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Volume 54 / Humanities



RICHARD A. PRETO-RODAS, Professor of Portuguese, University of South Florida

BRAZILIAN FONDNESS FOR the crônica shows no sign of abating. Once considered a minor genre, this brief composition combining elements of essay, short story, and news continues to appeal to neophyte and seasoned professional alike throughout Brazil. We can cite yet another best seller by Luis Fernando Veríssimo (item bi 93009857) and point to a reissue of all of Rachel de Queiroz's works (item bi 93009537). Another master of the genre, Fernando Sabino, has recently published two new titles (items bi 92017490 and bi 92017495), while his late colleagues, Rubem Braga and Carlos Drummond de Andrade, continue to spark interest as is seen in Em torno de Rubem Braga (item bi 93001535) and Auto-retrato (item bi 92017493), a collection of previously unpublished pieces by Drummond. In fact, evocation of the latter has become a popular theme among contemporary newcomers as is evident in Murilo Badaró, (item bi 93001536), Orlando Carneiro (item bi 92017504), Sindulfo Santiago (item bi 92017512), and others listed below. Another theme that occurs with some frequency concerns the lamentable decline of civil behavior in urban settings, a topic often coupled with a nostalgic glance back to less complicated times. That such nostalgia may be misplaced, however, is suggested by new editions of Mistérios do Rio (item bi 92017522) and Pernoite (item bi 92017510) where we find that even in the 1920s and 1950s life in Rio left much to be desired. Even so, judging from the fortunes of A cidade mulher (item bi 93009560), reason for optimism is definitely on the wane.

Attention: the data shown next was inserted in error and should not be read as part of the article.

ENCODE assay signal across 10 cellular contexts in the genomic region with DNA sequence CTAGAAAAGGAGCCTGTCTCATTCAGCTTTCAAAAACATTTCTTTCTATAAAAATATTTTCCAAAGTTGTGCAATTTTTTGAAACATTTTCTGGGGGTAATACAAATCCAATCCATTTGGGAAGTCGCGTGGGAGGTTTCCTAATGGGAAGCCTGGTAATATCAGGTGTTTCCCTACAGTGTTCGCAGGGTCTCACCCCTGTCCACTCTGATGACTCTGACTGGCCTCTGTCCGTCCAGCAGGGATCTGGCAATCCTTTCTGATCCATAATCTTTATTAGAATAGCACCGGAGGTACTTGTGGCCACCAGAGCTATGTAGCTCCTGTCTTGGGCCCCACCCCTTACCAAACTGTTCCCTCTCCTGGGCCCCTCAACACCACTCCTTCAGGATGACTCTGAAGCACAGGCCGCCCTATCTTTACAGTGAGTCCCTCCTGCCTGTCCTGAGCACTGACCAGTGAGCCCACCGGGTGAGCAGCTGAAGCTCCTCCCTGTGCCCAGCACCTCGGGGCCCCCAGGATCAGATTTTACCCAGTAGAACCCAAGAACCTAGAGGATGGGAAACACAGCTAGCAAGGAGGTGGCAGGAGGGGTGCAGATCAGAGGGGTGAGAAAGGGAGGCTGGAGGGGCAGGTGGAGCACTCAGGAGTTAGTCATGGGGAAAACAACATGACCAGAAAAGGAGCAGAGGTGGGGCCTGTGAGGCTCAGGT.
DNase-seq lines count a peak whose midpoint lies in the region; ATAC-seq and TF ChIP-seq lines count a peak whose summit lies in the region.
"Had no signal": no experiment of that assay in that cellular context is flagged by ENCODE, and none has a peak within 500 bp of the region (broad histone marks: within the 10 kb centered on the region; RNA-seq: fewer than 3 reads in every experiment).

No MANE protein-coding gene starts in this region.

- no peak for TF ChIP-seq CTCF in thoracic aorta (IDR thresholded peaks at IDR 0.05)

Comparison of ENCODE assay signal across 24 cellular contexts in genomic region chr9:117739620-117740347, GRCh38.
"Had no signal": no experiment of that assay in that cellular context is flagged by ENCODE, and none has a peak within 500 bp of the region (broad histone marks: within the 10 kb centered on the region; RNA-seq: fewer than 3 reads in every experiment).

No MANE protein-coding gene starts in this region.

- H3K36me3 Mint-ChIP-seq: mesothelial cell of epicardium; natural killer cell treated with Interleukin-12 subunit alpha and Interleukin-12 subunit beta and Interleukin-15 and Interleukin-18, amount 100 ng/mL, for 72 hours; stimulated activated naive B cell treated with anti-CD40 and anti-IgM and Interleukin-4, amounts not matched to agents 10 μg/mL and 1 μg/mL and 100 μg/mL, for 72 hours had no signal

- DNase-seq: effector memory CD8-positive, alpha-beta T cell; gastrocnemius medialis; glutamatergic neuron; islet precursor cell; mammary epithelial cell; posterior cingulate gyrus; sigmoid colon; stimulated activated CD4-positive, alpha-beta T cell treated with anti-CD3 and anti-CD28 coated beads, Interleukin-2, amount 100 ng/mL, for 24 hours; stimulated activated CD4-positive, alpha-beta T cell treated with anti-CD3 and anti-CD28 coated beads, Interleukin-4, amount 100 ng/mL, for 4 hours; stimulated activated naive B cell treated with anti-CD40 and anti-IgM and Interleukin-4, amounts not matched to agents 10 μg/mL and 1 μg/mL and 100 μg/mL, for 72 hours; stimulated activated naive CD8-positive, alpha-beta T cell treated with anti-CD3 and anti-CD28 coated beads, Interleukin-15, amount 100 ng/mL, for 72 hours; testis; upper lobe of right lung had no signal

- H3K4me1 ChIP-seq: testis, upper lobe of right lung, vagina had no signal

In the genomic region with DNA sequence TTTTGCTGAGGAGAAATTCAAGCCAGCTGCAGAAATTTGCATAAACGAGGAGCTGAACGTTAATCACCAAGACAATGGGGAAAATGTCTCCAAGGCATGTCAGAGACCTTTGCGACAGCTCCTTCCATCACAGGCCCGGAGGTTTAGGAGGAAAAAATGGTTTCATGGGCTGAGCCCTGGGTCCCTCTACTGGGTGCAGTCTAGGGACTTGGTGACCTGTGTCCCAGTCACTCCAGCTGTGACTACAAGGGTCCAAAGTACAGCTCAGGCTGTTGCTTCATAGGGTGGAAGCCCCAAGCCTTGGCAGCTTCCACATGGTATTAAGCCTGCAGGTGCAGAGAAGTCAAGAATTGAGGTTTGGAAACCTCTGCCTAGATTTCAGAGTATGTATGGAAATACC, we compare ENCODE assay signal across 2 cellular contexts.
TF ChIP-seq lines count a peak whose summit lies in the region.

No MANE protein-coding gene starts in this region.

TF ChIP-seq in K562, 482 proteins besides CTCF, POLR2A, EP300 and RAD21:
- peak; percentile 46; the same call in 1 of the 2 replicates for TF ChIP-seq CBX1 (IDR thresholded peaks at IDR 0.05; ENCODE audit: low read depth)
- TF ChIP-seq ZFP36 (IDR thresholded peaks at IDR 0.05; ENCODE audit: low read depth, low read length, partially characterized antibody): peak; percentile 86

The crônica's adaptability explains its appeal to writers well known for their work in other genres. Thus, we find crônicas by novelists like Moacyr Scliar (item bi 92017503) and Clarice Lispector (item bi 93009558) and by poets like Vinícius de Moraes (item bi 92017513) and Ferreira Gullar (item bi 92017509), while the famous dramatist Nelson Rodrigues (item bi 92017488) and critic-scholar Guilherme Figueiredo (item bi 92017530) have also tried their hands with noteworthy success. Even a major voice from Brazilian modernism like Mário de Andrade contributed his share of crônicas (item bi 93009535). However, it is the genre's close relationship with the print media and questions concerning the significance of current events that explain the large number of journalists from virtually every major city in Brazil whose works are mentioned below. Their interests are truly diverse, even if, as writers, they often refer to the status of their vehicle, the Portuguese language, as we can see in Moacir Werneck de Castro (item bi 92017505), Danilo Gomes (item bi 93001535), Osvaldo Peralva (item bi 92017500), and others who decry the decline of literacy and the failure of Portugual and Brazil to agree on a uniform orthography. To be sure, there are other symptoms of modern stress in today's Brazil such as the problem of AIDS (e.g., items bi 92017500 and bi 92017491), and the scandal of street children (e.g., items bi 92017520 and bi 92017499). More fortunate children in dozens of guises comprise the topic in Scliar's volume (item bi 92017503). Other monothematic collections include Carlos Eduardo Novaes' humorous pieces on the recently divorced parent (item bi 92017496), Nelson Rodrigues' collaboration with Mário Filho on soccer (item bi 92017488), Darcy Loss Luzzatto's Italo-Brazilian experience in Santa Catarina (item bi 92017498), and Nelle Vellozo Fernandes' infatuation with Ilha do Mel (item bi 92017506). The American reader viewing Brazilian life will occasionally find him/herself under the microscope as writers like Novaes (item bi 92017491) and, especially, Flenora Duvivier (item bi 92017508) turn a critical eye northward. As final - and dubious - proof of the crônica's status among respected literary genres we can point to an exhaustive academic study, Adylla Rocha Rabello Almeida's slim volume on a single example (item bi 93001534).

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